Nonshared Environmental Influences on Language Development: A Monozygotic Twin Differences Study

Thursday, May 11, 2017: 12:00 PM-1:40 PM
Golden Gate Ballroom (Marriott Marquis Hotel)
M. Aparicio Betancourt1 and L. DeThorne2, (1)Neuroscience Program, University of Illinois at Urbana-Champaign, Champaign, IL, (2)Speech & Hearing Science, University of Illinois at Urbana-Champaign, Champaign, IL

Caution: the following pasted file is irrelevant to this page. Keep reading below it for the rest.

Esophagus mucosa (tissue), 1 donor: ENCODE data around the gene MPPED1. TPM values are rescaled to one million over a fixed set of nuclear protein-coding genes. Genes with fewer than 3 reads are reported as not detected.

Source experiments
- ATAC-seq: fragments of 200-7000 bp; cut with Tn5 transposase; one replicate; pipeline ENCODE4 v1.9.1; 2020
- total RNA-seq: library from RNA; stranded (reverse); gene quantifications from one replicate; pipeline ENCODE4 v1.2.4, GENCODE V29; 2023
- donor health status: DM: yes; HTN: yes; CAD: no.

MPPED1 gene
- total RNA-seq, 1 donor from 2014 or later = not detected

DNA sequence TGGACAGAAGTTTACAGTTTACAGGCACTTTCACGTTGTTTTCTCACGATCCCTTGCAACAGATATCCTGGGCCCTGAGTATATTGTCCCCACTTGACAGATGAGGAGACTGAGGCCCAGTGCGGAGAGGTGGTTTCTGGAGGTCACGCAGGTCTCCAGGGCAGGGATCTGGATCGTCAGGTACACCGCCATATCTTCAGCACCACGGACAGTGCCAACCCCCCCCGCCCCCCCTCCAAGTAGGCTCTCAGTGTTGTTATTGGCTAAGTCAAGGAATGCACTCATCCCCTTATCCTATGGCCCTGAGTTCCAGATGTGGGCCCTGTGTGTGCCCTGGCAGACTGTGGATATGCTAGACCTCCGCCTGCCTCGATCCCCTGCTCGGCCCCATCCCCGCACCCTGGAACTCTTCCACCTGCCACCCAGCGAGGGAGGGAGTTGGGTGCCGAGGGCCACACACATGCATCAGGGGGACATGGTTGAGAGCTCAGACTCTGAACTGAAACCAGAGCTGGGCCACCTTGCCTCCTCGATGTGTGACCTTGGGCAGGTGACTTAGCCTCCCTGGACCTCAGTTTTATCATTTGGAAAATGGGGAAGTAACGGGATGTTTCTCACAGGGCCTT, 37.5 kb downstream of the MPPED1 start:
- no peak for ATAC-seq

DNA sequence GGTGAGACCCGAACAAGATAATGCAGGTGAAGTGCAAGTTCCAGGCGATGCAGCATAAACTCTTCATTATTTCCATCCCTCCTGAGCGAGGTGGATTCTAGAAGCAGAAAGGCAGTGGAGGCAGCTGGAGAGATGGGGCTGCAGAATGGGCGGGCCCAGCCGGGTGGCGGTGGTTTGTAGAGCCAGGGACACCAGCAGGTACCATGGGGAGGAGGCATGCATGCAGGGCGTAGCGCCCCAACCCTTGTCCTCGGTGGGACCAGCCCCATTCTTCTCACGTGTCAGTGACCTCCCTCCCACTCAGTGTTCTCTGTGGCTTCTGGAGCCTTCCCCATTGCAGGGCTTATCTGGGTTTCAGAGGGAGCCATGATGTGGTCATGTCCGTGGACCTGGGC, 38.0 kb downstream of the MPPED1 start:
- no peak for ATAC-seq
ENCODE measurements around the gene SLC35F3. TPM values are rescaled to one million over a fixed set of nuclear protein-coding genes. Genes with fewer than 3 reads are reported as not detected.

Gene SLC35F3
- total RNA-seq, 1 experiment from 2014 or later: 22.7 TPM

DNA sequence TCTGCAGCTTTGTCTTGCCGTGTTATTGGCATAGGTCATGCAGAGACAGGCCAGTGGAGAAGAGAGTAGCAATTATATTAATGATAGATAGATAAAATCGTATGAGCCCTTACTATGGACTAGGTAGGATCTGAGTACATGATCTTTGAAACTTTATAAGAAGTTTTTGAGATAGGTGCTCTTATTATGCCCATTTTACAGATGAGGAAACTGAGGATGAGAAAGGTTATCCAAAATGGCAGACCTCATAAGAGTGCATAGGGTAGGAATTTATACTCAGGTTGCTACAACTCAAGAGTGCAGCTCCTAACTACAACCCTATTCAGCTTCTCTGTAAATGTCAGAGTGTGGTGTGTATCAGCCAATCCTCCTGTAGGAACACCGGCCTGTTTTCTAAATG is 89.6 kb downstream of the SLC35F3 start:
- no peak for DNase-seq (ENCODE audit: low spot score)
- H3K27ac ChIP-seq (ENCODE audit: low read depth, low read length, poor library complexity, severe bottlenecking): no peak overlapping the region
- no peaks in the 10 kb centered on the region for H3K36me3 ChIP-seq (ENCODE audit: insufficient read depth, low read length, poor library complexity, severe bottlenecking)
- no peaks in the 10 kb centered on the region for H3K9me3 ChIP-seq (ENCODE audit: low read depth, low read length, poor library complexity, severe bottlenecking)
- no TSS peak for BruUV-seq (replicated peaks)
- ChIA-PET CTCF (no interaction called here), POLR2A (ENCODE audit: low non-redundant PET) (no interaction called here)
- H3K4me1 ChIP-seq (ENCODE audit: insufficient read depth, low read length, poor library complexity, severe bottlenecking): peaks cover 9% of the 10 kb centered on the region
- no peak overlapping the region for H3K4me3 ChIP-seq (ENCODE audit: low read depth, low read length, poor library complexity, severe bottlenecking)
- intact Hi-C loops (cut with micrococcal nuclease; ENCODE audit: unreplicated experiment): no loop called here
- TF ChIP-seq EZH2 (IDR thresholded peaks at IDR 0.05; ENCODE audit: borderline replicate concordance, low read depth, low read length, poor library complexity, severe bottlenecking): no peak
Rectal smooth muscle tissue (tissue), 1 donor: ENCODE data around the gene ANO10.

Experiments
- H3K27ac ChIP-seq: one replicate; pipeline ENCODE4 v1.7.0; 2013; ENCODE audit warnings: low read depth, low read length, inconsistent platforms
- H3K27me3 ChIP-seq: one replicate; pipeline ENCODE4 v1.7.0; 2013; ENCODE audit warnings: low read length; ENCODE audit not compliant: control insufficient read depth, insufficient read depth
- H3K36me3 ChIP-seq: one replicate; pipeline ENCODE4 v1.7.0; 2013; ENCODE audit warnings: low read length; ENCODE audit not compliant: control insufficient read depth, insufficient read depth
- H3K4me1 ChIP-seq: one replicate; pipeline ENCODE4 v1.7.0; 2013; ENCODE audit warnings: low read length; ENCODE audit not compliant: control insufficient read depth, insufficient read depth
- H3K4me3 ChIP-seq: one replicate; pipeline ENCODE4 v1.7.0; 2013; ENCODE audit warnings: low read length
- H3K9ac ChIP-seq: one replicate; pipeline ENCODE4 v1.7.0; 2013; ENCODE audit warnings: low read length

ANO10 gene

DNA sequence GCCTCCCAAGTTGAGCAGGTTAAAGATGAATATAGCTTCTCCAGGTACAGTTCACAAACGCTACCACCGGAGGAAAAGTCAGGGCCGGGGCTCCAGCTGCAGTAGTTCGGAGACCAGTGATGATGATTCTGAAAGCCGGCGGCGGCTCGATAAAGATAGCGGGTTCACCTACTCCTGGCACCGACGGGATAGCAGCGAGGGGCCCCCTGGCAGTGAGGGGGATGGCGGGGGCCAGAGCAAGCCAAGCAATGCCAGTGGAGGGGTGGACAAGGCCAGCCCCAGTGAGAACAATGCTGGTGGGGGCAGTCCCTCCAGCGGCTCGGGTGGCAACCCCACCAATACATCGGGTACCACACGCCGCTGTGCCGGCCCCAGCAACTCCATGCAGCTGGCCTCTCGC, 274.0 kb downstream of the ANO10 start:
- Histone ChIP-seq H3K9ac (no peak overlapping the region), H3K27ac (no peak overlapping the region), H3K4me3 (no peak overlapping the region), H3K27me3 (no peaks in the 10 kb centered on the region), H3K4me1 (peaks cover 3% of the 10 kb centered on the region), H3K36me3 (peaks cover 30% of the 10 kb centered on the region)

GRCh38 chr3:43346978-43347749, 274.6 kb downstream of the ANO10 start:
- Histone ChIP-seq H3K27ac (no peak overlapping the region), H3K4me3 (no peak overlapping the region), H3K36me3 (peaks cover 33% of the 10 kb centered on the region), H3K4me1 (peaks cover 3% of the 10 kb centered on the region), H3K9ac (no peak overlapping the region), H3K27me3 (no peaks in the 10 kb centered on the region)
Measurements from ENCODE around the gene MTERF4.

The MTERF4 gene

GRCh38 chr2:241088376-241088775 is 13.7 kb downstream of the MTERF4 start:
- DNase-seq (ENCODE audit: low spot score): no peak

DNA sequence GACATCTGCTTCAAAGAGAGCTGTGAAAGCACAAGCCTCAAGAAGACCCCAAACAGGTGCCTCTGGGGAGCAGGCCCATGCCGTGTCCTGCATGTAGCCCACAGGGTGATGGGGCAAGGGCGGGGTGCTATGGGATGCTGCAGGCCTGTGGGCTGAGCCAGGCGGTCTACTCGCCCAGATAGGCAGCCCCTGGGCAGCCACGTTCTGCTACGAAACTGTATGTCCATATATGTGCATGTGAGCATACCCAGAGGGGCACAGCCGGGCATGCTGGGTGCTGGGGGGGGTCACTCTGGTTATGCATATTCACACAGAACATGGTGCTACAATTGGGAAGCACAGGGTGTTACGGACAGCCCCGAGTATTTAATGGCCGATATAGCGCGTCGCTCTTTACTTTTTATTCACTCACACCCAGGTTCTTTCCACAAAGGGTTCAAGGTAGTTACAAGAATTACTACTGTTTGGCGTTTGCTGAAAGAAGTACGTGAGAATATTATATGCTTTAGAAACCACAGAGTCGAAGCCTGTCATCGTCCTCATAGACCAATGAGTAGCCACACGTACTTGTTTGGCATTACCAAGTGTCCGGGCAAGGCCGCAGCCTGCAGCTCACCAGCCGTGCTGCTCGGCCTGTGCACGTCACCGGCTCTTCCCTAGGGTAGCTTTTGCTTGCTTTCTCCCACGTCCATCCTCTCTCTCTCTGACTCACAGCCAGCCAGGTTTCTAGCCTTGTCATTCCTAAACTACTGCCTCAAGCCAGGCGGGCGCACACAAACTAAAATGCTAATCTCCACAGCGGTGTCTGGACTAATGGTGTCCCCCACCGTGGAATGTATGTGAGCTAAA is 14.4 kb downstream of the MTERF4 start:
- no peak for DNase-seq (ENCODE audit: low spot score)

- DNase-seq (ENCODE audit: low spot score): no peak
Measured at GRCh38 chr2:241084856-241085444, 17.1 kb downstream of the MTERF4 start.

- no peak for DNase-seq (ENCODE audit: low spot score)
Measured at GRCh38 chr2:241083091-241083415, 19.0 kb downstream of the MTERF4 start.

Background: Although linguistic impairment is no longer a diagnostic criterion for autism spectrum disorder, it remains a key area of focus and concern for many individuals and families. Given the recent focus on genetic influences on both autism and linguistic impairments more broadly, the study of environmental influences remains underdeveloped. Prior behavioral genetic work on language development has emphasized the role of both genetic and environmental influences, with the specific finding that nonshared (or person-specific) environmental (NSE) influences account for 5-90% of individual variation depending on age and the measures employed. Monozygotic (MZ) twin difference analyses provide a unique opportunity to identify NSE effects by examining the extent to which differences in specific environmental variables, such as diet, are associated with differences in language outcomes within MZ twin pairs who share approximately 100% of their DNA. The present study builds on prior behavioral genetic studies of language (DeThorne et al., 2012; 2016) and offers to the best of our knowledge, the first application of the MZ twin differences method to understanding NSE influence on children’s language development. Objectives: This work investigates NSE associations between specific environmental measures (i.e., gap between birth, weight at birth, extent of breast feeding, reading exposure, media viewing, and parental warmth) and language development at two time points (mean ages 7 and 12 years). Methods: Participants consist of approximately 215 MZ twin pairs from the Western Reserve Reading and Math Project (WRRMP; Petrill et al., 2006), a longitudinal study of reading development and related skills. The analysis focuses on data collected from home visit 2 (HV2) and HV7, during 1st and 5thgrade respectively. Each annual home visit included standardized measures, language samples, and parent questionnaires; 7-8% of the sample was receiving speech-language pathology services when they entered the study. Language measures were loaded into two latent factors: a Productive language factor and a Formal language factor, measured by language sampling and standardized tests respectively. An MZ differences method will be employed to examine associations between the NSE measures and the two language factors. Results: Based on previous research, we predict that differential birth weight and breastfeeding will be associated with differential language outcomes. Although previous literature has linked reading exposure, media viewing, and parental warmth with language outcomes, few studies have been conducted within the context of a genetically sensitive design. To our knowledge there has been no prior research examining the association between gap between twin birth and language outcomes; research has shown, however, the second-born twin is more likely to have more neonatal complications (e.g., respiratory distress syndrome) than the first-born twin. Subsequently, predictions are less clear. Consistent with prior work, we predict NSE relationships to be moderated by the form of assessment. Finally, we anticipate increased NSE associations at the extremes of discordance compared with the full unselected sample. Conclusions: The present study will elucidate potential NSE factors that may impact language development, measured by both language sampling and standardized tests. Future directions and clinical implications will be discussed.